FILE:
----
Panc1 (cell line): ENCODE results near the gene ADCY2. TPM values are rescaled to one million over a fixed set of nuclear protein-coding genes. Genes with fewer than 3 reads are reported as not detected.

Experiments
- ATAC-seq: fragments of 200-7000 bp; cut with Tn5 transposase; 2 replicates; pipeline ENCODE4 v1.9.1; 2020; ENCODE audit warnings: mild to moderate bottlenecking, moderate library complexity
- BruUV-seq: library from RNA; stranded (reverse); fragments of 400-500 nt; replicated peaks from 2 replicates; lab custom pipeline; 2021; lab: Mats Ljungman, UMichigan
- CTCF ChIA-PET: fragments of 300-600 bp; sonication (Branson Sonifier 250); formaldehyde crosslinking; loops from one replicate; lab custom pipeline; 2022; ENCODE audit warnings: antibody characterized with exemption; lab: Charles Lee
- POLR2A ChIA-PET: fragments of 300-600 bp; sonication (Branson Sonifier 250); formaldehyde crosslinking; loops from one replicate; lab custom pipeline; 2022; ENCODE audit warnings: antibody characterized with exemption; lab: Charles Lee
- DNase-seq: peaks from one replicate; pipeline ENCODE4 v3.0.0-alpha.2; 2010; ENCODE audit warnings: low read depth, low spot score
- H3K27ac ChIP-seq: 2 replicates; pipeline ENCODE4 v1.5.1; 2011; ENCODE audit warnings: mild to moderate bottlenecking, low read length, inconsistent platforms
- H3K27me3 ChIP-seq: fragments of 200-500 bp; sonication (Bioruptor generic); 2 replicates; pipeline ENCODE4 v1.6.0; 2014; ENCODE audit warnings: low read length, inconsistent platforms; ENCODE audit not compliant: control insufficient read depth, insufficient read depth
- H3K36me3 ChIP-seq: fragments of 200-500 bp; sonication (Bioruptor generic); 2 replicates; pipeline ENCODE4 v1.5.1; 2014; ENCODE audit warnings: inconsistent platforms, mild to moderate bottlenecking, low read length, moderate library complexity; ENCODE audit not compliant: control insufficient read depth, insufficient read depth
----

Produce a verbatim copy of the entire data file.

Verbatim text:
Panc1 (cell line): ENCODE results near the gene ADCY2. TPM values are rescaled to one million over a fixed set of nuclear protein-coding genes. Genes with fewer than 3 reads are reported as not detected.

Experiments
- ATAC-seq: fragments of 200-7000 bp; cut with Tn5 transposase; 2 replicates; pipeline ENCODE4 v1.9.1; 2020; ENCODE audit warnings: mild to moderate bottlenecking, moderate library complexity
- BruUV-seq: library from RNA; stranded (reverse); fragments of 400-500 nt; replicated peaks from 2 replicates; lab custom pipeline; 2021; lab: Mats Ljungman, UMichigan
- CTCF ChIA-PET: fragments of 300-600 bp; sonication (Branson Sonifier 250); formaldehyde crosslinking; loops from one replicate; lab custom pipeline; 2022; ENCODE audit warnings: antibody characterized with exemption; lab: Charles Lee
- POLR2A ChIA-PET: fragments of 300-600 bp; sonication (Branson Sonifier 250); formaldehyde crosslinking; loops from one replicate; lab custom pipeline; 2022; ENCODE audit warnings: antibody characterized with exemption; lab: Charles Lee
- DNase-seq: peaks from one replicate; pipeline ENCODE4 v3.0.0-alpha.2; 2010; ENCODE audit warnings: low read depth, low spot score
- H3K27ac ChIP-seq: 2 replicates; pipeline ENCODE4 v1.5.1; 2011; ENCODE audit warnings: mild to moderate bottlenecking, low read length, inconsistent platforms
- H3K27me3 ChIP-seq: fragments of 200-500 bp; sonication (Bioruptor generic); 2 replicates; pipeline ENCODE4 v1.6.0; 2014; ENCODE audit warnings: low read length, inconsistent platforms; ENCODE audit not compliant: control insufficient read depth, insufficient read depth
- H3K36me3 ChIP-seq: fragments of 200-500 bp; sonication (Bioruptor generic); 2 replicates; pipeline ENCODE4 v1.5.1; 2014; ENCODE audit warnings: inconsistent platforms, mild to moderate bottlenecking, low read length, moderate library complexity; ENCODE audit not compliant: control insufficient read depth, insufficient read depth